However, others inside the ANC said a decision in favour of Lungisa would mean that other instances where members had been stopped from contesting in regional structures, while they served in upper structures, would also have to be reviewed.

For instance, this would mean the eThekwini regional conference would have to be reopened to allow Deputy Agriculture Minister Bheki Cele, also a member of the ANC’s NEC, to stand after he was blocked by Mantashe in 2014.

Nullifying eThekwini would also mean dissolving the follow-up KwaZulu-Natal ANC provincial conference, which saw Zuma’s supporters make a clean sweep by taking the top five positions in the province. The provincial conference was also the subject of an ongoing court case over allegations of election-rigging.

“It would also mean that the ANC in the Western Cape should be dissolved so that Rural Development and Land Reform Deputy Minister Mcebisi Skwatsha could contest for a position in the provincial executive, since he was also stopped,” said the insider.

Marius Fransman, a close Zuma ally, had won the position of chairperson at the Western Cape provincial conference, but he was later suspended on charges of bringing the ANC into disrepute following sexual harassment allegations.

Former ANC treasurer-general

said he expected that there should be consequences when ANC rules were not being followed.

“We have reached a critical point in the history of our country and movement, where the people of our country are fast losing confidence in us as we suffocate from one scandal to another. We have to restore the trust of our people as we reclaim our space,” said Phosa.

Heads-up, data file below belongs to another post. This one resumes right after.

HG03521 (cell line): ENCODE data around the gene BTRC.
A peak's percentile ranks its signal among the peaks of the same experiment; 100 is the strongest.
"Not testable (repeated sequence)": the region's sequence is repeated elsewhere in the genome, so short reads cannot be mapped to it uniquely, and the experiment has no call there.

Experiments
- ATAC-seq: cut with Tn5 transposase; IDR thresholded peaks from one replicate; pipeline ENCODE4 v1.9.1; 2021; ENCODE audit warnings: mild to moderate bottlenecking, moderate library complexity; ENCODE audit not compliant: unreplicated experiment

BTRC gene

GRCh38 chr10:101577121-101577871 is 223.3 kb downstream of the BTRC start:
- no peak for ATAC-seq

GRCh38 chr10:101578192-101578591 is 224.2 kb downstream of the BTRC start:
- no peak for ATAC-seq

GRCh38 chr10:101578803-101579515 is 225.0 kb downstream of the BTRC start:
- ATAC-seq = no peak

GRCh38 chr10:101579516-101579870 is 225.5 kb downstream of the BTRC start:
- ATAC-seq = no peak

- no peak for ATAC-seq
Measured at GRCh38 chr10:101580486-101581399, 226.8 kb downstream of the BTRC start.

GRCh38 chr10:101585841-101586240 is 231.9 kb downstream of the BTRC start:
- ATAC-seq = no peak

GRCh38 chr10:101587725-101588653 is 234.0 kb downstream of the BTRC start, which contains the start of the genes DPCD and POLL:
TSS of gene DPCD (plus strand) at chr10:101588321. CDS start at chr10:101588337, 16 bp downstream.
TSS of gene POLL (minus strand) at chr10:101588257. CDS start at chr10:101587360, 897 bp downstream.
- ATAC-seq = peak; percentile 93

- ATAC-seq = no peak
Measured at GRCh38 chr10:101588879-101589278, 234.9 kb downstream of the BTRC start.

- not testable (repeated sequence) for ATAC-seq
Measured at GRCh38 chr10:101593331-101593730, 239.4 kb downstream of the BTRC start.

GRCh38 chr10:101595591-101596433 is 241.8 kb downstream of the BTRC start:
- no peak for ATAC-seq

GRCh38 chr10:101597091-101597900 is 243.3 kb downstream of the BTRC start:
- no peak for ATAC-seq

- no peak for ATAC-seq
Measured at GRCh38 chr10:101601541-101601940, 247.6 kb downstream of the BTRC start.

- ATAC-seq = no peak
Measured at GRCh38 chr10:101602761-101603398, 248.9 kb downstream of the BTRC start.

“We cannot continue to be seen as promoting a culture of immunity, with no consequences for wrongdoing. It is not going to be an easy road ahead.”


DR Congo – 40 policemen beheaded by local militia in Kasai conflict


UN vehicle in Tshimbulu, Kasai province, 20 March 2017Reuters  The UN mission in Kasai has reported 400 people killed since last August

Militia fighters in DR Congo have decapitated about 40 police officers in an ambush in the central province of Kasai, local officials say.

Fighters from the Kamwina Nsapu group attacked a police convoy.

Six policemen who spoke the local Tshiluba were freed, but the rest were killed, Kasai Assembly President Francois Kalamba said.

The unrest in Kasai began last August, when security forces killed the Kamwina Nsapu leader.

Friday’s attack targeted a police convoy travelling between Tshikapa and Kananga.

The state Governor Alexis Nkande Myopompa said an investigation had been launched into the killings.

The UN says 400 people have been killed and 200,000 displaced in the Kasai region since Jean-Pierre Pandi, the Kamwina Nsapu leader, was killed.

This came two months after Kamwina Nsapu launched a bid, in June 2016, for him to be officially recognised as a local chief and for state bodies to withdraw from the region.

Why have 10 mass graves been found in Kasai?


The UN says it has identified 10 mass graves where those killed in the unrest have been buried, as well as another seven suspected mass burial sites.

Two UN experts, an American and a Swede, were kidnapped in the area two weeks ago with four Congolese colleagues and are still missing.

DR Congo is in a state of increasing political uncertainty as President Joseph Kabila remains in power beyond the end of his mandate ,which expired last December.

Elections are now due to be held before the end of this year, but no firm date has been set.

Nigeria – Buhari heading for Sambisa forest

Premium Times

FILE PHOTO: President Buhari in Army Uniform

FILE PHOTO: President Buhari in Army Uniform

President Muhammadu Buhari is expected to declare open this year’s Nigerian Army Small Arms Championship in Sambisa forest in Borno.

David Ahmadu, the Chief of Training and Operations, Nigerian Army headquarters, disclosed this at a news conference on the championship in Maiduguri on Friday.